Our forecast shows nonfarm payroll employment bouncing back to 165,000 jobs in March after edging up an almost imperceptible 20,000 in February. Private payrolls are expected to account for 160,000 of the March gains. Federal hiring was put on hold during the government shutdown while retirements are picking up.
We expect to see employment gains driven primarily by health care and professional services. Construction jobs should come back after suffering large, weather-related losses in February.
Leisure and hospitality jobs will remain positive but the sector has slowed considerably from the pace last summer and fall. The later-than-usual Easter likely contributed to weakness in March; April should be better.
Surveys for the manufacturing sector suggest that hiring is picking up. The manufacturing gains will be tempered by the high-profile closing of GM’s Lordstown, Ohio plant. Manufacturers have also told me that they are adding hours for existing workers instead of hiring up as they would have in the past because many candidates can’t pass drug tests.
Special factors to watch for include effects from severe flooding in the central Midwest and the unusually late timing of Easter. Flooding hit farms particularly hard, which could show up in the household survey as an increase in the number of workers idled due to extreme weather. Retail employment could turn negative for a second consecutive month on weak sales, the late Easter and more store closings.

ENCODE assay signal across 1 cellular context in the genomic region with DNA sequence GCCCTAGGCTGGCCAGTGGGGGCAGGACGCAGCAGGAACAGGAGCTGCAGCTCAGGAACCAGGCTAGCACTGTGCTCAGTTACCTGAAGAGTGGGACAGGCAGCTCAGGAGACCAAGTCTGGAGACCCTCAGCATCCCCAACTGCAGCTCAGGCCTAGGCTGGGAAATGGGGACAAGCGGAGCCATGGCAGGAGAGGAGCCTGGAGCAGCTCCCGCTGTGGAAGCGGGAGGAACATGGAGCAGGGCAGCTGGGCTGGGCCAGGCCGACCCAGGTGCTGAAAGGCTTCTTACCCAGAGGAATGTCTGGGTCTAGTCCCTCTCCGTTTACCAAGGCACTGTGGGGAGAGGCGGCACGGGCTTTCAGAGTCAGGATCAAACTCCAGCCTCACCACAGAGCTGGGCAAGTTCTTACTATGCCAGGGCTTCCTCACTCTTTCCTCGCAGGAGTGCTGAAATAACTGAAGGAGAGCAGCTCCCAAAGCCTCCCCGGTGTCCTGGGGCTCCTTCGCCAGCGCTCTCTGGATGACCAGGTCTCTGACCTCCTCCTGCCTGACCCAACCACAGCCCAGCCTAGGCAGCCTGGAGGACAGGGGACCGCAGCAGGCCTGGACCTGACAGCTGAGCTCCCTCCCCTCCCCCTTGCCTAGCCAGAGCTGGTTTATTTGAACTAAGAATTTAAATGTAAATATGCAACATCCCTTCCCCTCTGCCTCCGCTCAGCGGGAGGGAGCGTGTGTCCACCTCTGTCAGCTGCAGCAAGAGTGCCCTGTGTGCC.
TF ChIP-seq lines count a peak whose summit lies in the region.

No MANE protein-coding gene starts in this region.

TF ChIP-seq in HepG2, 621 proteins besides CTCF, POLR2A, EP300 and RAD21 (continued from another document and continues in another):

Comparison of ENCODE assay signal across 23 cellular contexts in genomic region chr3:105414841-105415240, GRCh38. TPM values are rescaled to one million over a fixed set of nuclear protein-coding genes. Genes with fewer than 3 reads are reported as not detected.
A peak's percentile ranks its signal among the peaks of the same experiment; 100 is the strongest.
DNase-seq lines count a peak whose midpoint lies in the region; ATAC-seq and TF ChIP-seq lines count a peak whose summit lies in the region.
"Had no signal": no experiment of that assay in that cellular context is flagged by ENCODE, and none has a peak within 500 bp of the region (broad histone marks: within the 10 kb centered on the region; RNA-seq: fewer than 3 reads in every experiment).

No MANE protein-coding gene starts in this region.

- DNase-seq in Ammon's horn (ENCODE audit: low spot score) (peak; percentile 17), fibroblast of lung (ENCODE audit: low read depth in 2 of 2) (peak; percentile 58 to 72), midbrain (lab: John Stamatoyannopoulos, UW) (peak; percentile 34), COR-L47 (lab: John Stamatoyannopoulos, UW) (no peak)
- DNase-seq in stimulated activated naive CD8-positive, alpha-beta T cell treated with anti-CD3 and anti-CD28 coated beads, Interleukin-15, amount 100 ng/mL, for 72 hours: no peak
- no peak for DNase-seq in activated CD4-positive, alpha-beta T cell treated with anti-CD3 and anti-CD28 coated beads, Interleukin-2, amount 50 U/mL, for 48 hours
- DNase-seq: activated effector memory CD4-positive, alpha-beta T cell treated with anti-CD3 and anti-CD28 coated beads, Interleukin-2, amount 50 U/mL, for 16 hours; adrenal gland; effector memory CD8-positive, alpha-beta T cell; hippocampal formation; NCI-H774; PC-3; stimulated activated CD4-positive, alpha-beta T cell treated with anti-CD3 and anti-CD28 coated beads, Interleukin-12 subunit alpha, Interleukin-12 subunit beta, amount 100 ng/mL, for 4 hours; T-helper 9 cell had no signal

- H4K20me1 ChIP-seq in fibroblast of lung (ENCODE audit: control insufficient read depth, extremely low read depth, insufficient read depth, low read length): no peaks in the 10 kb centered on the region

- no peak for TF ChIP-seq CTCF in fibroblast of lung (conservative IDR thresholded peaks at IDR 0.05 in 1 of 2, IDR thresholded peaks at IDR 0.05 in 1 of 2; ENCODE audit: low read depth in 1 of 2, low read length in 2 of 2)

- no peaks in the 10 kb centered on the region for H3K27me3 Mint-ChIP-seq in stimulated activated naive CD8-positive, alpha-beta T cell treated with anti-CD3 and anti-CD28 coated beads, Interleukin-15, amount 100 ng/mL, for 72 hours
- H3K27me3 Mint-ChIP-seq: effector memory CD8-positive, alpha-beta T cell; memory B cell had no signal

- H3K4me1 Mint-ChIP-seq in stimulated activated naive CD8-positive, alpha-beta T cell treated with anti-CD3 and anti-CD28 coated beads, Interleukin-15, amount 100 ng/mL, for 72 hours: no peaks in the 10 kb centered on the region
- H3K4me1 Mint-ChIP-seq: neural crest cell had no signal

Average hourly earnings are expected to rise 0.2% during the month, which would bring down the year-over-year increase to 3.3%. That is still better than much of the expansion but a shadow of prior gains. We have yet to see wage gains move up the food chain from entry-level workers to management. This is something we will be watching closely as a broadening of wage gains is necessary for the middle class to feel better about the future.
Average weekly hours are also expected to pick up slightly, which will add to monthly income growth during the month. The downside is gasoline prices, which are on the rise again. That is hardest on low-wage workers who were just beginning to feel the benefits of a long expansion.
Separately, the unemployment rate is expected to hold at 3.8%, just above the low of 3.7% hit late last year. The key is the labor force participation rate, which has been coming back. Women have regained all of the ground lost since the last peak in women’s participation during the 1990s boom. A surge in participation by millennial women (ages 25-34), mostly of Hispanic descent, has been the primary driver of those gains. We are watching for a pickup in the participation rate of prime-age white men with less than a high school diploma; that group has been the hardest to shift the needle on. There is a sliver of hope; the reasons that prime-age white men list for not participating have shifted from retirement and disability to caring for their families and going to school.
Employment will post a comeback in March. The pace of employment gains, however, is expected to slow in 2019 from the pace of 2018. Part of the slowdown is due to weaker growth.
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